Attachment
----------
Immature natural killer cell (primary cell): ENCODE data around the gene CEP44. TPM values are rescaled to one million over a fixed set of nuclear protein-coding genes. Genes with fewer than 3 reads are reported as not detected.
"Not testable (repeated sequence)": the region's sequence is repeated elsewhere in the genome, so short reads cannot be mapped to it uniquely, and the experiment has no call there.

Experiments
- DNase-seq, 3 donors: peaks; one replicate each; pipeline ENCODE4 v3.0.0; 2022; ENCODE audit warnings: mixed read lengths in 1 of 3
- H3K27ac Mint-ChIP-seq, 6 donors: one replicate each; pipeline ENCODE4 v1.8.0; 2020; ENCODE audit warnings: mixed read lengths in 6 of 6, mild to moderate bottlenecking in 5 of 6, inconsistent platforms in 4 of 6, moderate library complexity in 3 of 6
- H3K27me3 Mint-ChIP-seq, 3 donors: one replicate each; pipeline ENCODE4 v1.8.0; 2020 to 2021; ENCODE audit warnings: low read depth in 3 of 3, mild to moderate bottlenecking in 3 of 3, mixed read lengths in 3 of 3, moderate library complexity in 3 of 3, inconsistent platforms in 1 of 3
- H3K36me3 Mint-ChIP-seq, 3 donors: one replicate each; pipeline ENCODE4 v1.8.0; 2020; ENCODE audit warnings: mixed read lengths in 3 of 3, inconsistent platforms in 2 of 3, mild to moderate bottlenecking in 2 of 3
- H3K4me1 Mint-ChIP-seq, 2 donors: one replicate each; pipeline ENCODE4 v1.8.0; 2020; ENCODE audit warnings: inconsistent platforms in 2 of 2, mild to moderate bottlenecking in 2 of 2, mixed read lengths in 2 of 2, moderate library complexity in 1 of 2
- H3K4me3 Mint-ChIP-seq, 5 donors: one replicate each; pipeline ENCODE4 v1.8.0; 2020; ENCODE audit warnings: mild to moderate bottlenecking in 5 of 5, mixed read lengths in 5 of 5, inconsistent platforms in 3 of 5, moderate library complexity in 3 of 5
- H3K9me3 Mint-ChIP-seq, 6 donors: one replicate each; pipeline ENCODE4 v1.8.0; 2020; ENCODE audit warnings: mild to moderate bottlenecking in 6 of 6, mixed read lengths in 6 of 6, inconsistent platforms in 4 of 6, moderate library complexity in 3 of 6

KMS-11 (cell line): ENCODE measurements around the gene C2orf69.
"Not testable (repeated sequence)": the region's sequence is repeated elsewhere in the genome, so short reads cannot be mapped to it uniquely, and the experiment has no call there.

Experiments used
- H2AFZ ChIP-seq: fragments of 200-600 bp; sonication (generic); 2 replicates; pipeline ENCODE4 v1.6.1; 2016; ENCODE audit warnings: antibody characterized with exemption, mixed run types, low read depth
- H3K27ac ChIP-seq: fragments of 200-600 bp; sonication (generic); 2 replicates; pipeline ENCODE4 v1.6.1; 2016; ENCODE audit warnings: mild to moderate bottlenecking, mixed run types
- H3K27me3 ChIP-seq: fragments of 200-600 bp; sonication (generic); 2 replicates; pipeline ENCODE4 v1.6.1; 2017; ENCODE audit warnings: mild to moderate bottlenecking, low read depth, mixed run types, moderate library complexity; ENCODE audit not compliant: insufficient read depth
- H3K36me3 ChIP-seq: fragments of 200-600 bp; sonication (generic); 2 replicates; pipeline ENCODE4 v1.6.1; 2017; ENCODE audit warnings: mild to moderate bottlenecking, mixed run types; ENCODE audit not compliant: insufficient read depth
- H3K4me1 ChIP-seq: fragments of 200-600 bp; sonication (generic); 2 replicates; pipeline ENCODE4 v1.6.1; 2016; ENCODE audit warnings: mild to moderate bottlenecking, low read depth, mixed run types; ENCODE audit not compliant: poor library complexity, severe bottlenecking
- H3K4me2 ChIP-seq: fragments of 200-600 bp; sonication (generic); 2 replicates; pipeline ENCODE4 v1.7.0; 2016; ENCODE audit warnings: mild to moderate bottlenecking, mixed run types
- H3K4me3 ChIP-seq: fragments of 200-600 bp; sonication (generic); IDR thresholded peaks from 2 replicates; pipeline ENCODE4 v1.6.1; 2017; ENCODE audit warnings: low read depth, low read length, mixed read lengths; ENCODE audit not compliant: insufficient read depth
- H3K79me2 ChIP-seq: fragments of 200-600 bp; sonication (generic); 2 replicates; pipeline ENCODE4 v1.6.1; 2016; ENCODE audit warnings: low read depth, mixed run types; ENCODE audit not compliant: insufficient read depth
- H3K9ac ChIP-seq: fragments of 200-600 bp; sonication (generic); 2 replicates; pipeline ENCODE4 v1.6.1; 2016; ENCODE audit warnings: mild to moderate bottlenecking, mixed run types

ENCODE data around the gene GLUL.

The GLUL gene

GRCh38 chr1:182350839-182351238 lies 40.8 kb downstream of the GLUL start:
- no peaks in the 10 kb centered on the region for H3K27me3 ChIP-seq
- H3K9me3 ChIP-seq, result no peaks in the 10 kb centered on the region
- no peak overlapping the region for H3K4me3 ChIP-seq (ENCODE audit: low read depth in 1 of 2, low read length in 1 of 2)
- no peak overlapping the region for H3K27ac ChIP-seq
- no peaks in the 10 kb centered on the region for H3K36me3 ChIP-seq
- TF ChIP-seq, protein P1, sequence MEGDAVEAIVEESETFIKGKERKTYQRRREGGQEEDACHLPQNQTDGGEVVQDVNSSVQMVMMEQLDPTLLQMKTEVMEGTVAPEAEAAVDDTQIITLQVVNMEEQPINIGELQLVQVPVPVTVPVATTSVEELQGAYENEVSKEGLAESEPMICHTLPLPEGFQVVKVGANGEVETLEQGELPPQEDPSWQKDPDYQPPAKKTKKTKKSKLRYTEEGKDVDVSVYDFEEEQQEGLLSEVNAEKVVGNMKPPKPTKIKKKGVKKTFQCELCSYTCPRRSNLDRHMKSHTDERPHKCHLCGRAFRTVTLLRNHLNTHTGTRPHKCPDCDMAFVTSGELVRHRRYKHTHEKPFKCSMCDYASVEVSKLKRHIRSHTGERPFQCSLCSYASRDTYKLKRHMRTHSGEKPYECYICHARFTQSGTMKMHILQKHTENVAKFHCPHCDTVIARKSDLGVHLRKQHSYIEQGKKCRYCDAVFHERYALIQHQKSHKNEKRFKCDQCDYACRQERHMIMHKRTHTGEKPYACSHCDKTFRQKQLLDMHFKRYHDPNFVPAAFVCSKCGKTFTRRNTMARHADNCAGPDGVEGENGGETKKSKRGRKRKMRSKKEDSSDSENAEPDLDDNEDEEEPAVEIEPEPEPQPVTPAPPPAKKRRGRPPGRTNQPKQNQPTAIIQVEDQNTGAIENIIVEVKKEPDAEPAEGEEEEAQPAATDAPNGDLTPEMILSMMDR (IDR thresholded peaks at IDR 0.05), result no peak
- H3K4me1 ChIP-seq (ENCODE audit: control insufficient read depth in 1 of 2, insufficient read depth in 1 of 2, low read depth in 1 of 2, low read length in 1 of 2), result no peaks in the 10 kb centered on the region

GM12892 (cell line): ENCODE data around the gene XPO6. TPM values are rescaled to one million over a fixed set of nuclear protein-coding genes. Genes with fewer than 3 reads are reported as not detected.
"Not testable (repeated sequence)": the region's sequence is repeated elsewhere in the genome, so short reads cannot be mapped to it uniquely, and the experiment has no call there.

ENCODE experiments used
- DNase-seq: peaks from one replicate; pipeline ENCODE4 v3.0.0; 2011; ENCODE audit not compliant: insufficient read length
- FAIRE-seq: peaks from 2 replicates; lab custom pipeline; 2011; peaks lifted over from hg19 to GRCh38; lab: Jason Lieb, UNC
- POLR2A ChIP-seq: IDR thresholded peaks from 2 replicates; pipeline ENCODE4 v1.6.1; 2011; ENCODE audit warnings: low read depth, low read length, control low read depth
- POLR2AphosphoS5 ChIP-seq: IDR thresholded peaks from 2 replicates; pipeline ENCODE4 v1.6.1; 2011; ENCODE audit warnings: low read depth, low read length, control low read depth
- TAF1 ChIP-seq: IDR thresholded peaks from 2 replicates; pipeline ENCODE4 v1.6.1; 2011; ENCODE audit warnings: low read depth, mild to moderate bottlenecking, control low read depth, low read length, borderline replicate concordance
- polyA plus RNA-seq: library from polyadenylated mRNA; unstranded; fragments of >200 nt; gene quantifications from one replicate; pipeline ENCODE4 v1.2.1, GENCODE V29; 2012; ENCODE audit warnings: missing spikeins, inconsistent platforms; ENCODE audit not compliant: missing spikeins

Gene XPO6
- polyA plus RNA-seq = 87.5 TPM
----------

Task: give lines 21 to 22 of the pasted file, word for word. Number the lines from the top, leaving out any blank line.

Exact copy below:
- H3K79me2 ChIP-seq: fragments of 200-600 bp; sonication (generic); 2 replicates; pipeline ENCODE4 v1.6.1; 2016; ENCODE audit warnings: low read depth, mixed run types; ENCODE audit not compliant: insufficient read depth
- H3K9ac ChIP-seq: fragments of 200-600 bp; sonication (generic); 2 replicates; pipeline ENCODE4 v1.6.1; 2016; ENCODE audit warnings: mild to moderate bottlenecking, mixed run types